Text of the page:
To obtain material properties on a subcomponent level, a demonstrator part (subcomponent) was designed and a test strategy developed. The subcomponent revealed a symmetrical cross-sectional area to avoid any influences due to asymmetries during mechanical testing. The test strategy comprised non-destructive inspection of laminates before and after thermoforming, mechanical testing of the finally in-situ joined subcomponent with a four-point bend test and examination by microscopy. Therefore, laminates were manufactured with laser-assisted TFP to thermoform them into symmetrical hat profiles to be the stiffener of the subcomponent. The quality of the laminates was examined with visual inspection and with dimensional inspection. A manufacturing concept for the core material was developed to ensure high dimensional accuracy. The core material used was Aquapour®, selected due to its high compressive strength as the core material needs to withstand the consolidation pressure during fibre placement. In addition, Aquapour® has a low environmental impact and is soluble in water. The fibre-placed laminates were successfully thermoformed into stiffeners as part of the subcomponent. The dimensional inspection of the stiffener showed that there was a decrease in thickness due to high pressures during thermoforming in comparison to fibre-placed laminates. Additionally, distortions of the stiffener due to residual stresses were not detected. Non-destructive inspection by ultrasound scanning was conducted and showed no major irregularities in the thermoformed laminate.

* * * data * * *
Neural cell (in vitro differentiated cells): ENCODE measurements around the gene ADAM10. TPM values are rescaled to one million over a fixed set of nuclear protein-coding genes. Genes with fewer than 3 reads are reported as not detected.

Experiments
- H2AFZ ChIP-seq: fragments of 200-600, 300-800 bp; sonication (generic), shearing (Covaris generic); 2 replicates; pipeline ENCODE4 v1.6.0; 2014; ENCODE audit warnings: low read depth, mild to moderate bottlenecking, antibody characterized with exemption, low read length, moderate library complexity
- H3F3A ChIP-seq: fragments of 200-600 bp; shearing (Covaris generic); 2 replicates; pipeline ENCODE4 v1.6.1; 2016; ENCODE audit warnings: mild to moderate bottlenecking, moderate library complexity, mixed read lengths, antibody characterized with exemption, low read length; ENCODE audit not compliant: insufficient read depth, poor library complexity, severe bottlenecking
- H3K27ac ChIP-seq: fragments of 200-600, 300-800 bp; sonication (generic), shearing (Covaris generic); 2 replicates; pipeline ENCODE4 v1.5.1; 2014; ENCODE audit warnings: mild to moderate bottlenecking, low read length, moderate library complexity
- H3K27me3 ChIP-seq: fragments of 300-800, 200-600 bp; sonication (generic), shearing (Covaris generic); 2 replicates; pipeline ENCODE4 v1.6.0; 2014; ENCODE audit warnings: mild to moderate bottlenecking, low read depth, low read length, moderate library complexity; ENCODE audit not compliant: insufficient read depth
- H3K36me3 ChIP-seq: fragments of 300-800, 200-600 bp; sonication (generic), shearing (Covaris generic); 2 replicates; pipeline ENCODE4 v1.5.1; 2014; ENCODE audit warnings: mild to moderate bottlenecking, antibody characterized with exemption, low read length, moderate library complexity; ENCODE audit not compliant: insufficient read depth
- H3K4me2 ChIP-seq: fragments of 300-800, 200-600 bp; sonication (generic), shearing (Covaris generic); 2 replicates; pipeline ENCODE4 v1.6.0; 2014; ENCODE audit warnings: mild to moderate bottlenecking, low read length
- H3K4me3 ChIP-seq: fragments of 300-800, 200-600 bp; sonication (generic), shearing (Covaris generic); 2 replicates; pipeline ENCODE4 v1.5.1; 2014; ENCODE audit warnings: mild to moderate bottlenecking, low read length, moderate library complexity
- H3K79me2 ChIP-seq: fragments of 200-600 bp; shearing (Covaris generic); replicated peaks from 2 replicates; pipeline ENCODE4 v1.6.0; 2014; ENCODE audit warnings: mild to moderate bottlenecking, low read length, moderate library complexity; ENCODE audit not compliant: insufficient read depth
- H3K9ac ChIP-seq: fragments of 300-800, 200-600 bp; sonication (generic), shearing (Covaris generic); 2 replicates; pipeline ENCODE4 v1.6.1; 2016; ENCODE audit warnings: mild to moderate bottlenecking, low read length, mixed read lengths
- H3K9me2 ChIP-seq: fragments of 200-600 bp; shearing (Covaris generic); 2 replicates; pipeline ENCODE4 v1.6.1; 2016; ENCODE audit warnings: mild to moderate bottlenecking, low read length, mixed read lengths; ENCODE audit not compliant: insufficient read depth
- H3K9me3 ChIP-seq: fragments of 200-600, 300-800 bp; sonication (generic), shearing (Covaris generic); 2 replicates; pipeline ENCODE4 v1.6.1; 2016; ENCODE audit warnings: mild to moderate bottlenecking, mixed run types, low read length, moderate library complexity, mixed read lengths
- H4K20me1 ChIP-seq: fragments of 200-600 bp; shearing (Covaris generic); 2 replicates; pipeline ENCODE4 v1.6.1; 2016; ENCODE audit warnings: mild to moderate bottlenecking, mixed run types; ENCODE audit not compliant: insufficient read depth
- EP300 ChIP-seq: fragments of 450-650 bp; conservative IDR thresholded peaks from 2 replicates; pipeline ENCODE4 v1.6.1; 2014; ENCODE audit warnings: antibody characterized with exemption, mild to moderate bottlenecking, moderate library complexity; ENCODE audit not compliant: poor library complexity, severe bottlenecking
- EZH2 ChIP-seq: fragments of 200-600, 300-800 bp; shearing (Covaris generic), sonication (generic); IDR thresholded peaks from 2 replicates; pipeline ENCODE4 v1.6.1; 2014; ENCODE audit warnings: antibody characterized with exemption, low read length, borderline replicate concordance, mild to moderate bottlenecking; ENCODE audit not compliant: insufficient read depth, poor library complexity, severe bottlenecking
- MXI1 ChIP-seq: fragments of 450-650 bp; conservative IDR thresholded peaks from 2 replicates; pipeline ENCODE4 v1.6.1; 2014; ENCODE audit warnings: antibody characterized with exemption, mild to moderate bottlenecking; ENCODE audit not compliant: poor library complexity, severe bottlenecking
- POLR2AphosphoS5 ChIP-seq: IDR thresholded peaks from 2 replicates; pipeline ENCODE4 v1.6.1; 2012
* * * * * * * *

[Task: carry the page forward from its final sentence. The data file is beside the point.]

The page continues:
As preparation for the in-situ joining of skin layers to the thermoformed stiffener, a tooling concept was designed and implemented as described in Figure 3.